An alphabet soup
There are so many acronyms and variables in investing and financial planning, it can be a challenge to keep it all straight.
- There are different account types: Registered accounts that have special tax attributes (e.g. RRSP, RESP, RDSP, TFSA, LIRA) and non-registered accounts that do not have special tax status.
- There are different investment types: Stocks, bonds, preferred shares, mutual funds, ETFs (exchange traded funds), GICs (guaranteed investment certificates), money market, flow-through shares, REITs (real estate investment trusts).
Many people are embarrassed to ask for explanations about the meaning of these different investment types and I have often had new clients answer “RRSPs” (an account type) when I ask what they are have experience investing in or “GICs” (a type of investment) when I ask what types of accounts they have.
In order to simplify the concepts, I like to use the analogy that account types are different “buckets,” and the types of investments are what go into the buckets.
It can be intimidating to have a meaningful conversation with your advisor if you aren’t comfortable with the terms being used in your review meeting and you may feel you are missing some elements in your financial and investment plan.
One thing at a time
While the terms above are thrown about without much thought, we get a significant number of questions about the difference between mutual funds and ETFs so we will focus this article on defining and differentiating the two – taking a bite out of the metaphorical alphabet soup so to say.
There are a few ways investors can invest in publicly listed companies that are listed on the stock markets. They can buy individual shares, they can buy mutual funds or they can buy ETFs.
In both cases a mutual fund and an ETF hold a variety of stocks of different companies – these are known as a portfolio. For example, mutual funds and ETFs can hold:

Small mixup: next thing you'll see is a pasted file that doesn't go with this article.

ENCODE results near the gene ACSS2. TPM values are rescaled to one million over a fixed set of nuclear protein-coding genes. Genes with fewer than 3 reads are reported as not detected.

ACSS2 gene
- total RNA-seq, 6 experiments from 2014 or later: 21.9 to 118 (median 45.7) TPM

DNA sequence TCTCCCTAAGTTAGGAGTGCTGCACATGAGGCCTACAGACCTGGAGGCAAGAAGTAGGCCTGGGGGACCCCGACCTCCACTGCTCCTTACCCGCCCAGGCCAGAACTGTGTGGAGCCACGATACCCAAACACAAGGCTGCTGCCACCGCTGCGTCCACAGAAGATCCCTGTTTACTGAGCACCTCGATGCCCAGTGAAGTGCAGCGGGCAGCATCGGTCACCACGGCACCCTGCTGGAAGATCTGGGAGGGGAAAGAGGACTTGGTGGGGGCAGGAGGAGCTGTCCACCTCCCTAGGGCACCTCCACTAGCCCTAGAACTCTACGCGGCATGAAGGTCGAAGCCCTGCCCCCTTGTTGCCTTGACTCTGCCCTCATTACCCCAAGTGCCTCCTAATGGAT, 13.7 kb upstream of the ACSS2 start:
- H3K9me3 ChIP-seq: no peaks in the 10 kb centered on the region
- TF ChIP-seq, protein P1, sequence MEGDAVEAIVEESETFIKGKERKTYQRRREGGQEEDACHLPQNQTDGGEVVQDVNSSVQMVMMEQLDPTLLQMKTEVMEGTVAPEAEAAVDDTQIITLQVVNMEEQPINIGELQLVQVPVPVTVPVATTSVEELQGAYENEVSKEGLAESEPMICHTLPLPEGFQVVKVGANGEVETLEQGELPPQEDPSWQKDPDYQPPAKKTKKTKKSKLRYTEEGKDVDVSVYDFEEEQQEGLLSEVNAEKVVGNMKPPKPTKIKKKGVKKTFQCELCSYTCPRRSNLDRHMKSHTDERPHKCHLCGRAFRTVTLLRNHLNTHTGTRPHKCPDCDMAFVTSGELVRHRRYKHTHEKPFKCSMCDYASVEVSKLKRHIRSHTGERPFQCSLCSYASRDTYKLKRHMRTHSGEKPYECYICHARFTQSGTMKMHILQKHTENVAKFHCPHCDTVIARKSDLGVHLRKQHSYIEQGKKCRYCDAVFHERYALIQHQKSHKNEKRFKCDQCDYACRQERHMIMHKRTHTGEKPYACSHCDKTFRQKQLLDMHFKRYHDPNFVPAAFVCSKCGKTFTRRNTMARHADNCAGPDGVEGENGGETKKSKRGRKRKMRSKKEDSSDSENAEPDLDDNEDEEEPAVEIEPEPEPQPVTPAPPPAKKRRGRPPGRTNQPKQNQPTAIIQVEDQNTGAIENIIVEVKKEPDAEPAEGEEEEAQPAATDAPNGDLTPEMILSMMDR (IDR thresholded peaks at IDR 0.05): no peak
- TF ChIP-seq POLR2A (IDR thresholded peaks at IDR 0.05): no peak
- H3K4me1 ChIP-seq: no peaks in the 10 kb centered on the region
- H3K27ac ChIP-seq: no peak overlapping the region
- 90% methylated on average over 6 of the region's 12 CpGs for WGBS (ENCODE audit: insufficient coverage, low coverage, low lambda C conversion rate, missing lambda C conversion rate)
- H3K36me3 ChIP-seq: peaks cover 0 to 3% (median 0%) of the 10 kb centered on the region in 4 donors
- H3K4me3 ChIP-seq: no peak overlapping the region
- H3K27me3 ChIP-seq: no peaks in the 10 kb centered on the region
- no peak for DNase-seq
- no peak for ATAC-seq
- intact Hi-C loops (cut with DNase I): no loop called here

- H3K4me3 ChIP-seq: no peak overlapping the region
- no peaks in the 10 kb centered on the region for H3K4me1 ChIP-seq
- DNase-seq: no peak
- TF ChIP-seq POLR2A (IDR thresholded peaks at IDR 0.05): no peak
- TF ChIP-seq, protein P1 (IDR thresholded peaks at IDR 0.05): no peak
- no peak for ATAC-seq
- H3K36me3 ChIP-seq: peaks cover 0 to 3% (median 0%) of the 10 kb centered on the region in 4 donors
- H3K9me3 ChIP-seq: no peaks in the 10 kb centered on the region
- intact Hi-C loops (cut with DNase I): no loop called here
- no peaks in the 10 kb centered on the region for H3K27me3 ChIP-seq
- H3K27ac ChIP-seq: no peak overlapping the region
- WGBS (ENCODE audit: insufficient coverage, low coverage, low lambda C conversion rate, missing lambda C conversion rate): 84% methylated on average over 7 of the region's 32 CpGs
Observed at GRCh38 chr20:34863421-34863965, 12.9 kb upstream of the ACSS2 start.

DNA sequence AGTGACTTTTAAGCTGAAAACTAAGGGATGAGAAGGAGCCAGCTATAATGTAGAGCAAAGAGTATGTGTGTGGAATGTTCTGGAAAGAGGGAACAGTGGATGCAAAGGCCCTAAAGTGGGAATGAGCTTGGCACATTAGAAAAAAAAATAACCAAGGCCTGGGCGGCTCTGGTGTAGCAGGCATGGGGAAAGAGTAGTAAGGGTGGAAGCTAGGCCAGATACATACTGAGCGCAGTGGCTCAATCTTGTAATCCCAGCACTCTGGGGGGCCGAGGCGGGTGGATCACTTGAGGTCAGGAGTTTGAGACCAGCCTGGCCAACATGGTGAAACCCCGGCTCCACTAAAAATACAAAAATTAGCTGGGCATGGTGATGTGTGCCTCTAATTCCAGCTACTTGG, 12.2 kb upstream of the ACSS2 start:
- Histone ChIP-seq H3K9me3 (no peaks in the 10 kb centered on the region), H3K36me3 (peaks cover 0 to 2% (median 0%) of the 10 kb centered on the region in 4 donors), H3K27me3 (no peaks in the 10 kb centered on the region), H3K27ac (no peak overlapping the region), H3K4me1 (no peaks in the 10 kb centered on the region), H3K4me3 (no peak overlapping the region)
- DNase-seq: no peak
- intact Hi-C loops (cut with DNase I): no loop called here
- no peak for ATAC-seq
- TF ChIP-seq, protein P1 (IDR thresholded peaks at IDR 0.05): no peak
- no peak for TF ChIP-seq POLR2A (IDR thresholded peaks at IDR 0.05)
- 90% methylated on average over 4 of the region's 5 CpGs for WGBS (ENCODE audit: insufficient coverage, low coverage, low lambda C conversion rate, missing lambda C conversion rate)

- Stocks that represent a whole market (e.g. “Canadian equity”)
- Stocks from only a particular sector (e.g. financial or health care)
- Stocks of a particular type (e.g. “dividend payers”)
The primary difference between these two investment types is how the portfolios are selected.
Taking the bull by the horns
A mutual fund is an “actively managed” portfolio of stocks. A portfolio management team will select a subset of all the available stocks to hold in the portfolio. Typically, this is represented by the TSX 60 Index when thinking about large Canadian companies and the S&P 500 when thinking about large American companies.
A mutual fund manager will try and choose a subset of stocks that will perform better than the broad market it represents. For instance, if a mutual fund manager is choosing stocks for a Canadian equity portfolio, they will want to choose a portfolio of stocks that excludes stocks that they believe are not as attractive as other Canadian companies and include stocks that are more attractive than the others.
The term “actively managed” lies in the amount of work the portfolio management team undertake in analyzing, selecting and managing the stocks to hold in the mutual fund. The team may meet with management of the companies they are analyzing, they will do in-depth financial analysis of the companies’ financial statements, growth projections and cash flows as well as assess the outlook for the sectors in which the companies operate.